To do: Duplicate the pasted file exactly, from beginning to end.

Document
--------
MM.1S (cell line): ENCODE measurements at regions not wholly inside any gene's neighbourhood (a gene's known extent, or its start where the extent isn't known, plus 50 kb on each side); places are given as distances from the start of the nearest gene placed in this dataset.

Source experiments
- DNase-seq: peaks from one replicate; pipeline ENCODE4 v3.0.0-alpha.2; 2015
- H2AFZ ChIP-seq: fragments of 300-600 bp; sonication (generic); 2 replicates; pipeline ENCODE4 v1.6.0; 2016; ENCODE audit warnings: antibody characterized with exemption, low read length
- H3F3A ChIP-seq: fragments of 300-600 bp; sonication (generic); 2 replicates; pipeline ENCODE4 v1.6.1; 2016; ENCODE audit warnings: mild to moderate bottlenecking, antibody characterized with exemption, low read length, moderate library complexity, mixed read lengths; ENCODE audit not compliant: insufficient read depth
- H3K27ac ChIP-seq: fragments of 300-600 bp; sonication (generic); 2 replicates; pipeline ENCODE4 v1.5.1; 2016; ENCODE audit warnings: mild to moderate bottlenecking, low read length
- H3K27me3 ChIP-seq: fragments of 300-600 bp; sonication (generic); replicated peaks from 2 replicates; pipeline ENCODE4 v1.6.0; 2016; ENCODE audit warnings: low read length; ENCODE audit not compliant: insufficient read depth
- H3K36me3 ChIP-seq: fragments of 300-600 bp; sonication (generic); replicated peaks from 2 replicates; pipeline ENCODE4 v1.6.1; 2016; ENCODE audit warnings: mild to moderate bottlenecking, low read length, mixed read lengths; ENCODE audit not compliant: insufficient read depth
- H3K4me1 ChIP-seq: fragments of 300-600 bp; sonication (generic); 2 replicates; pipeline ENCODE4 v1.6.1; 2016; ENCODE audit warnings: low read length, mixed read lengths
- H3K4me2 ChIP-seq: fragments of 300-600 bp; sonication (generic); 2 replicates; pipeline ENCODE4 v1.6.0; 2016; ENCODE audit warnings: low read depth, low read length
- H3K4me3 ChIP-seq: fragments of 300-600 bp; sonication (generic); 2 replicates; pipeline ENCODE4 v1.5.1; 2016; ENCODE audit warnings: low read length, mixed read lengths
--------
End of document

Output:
MM.1S (cell line): ENCODE measurements at regions not wholly inside any gene's neighbourhood (a gene's known extent, or its start where the extent isn't known, plus 50 kb on each side); places are given as distances from the start of the nearest gene placed in this dataset.

Source experiments
- DNase-seq: peaks from one replicate; pipeline ENCODE4 v3.0.0-alpha.2; 2015
- H2AFZ ChIP-seq: fragments of 300-600 bp; sonication (generic); 2 replicates; pipeline ENCODE4 v1.6.0; 2016; ENCODE audit warnings: antibody characterized with exemption, low read length
- H3F3A ChIP-seq: fragments of 300-600 bp; sonication (generic); 2 replicates; pipeline ENCODE4 v1.6.1; 2016; ENCODE audit warnings: mild to moderate bottlenecking, antibody characterized with exemption, low read length, moderate library complexity, mixed read lengths; ENCODE audit not compliant: insufficient read depth
- H3K27ac ChIP-seq: fragments of 300-600 bp; sonication (generic); 2 replicates; pipeline ENCODE4 v1.5.1; 2016; ENCODE audit warnings: mild to moderate bottlenecking, low read length
- H3K27me3 ChIP-seq: fragments of 300-600 bp; sonication (generic); replicated peaks from 2 replicates; pipeline ENCODE4 v1.6.0; 2016; ENCODE audit warnings: low read length; ENCODE audit not compliant: insufficient read depth
- H3K36me3 ChIP-seq: fragments of 300-600 bp; sonication (generic); replicated peaks from 2 replicates; pipeline ENCODE4 v1.6.1; 2016; ENCODE audit warnings: mild to moderate bottlenecking, low read length, mixed read lengths; ENCODE audit not compliant: insufficient read depth
- H3K4me1 ChIP-seq: fragments of 300-600 bp; sonication (generic); 2 replicates; pipeline ENCODE4 v1.6.1; 2016; ENCODE audit warnings: low read length, mixed read lengths
- H3K4me2 ChIP-seq: fragments of 300-600 bp; sonication (generic); 2 replicates; pipeline ENCODE4 v1.6.0; 2016; ENCODE audit warnings: low read depth, low read length
- H3K4me3 ChIP-seq: fragments of 300-600 bp; sonication (generic); 2 replicates; pipeline ENCODE4 v1.5.1; 2016; ENCODE audit warnings: low read length, mixed read lengths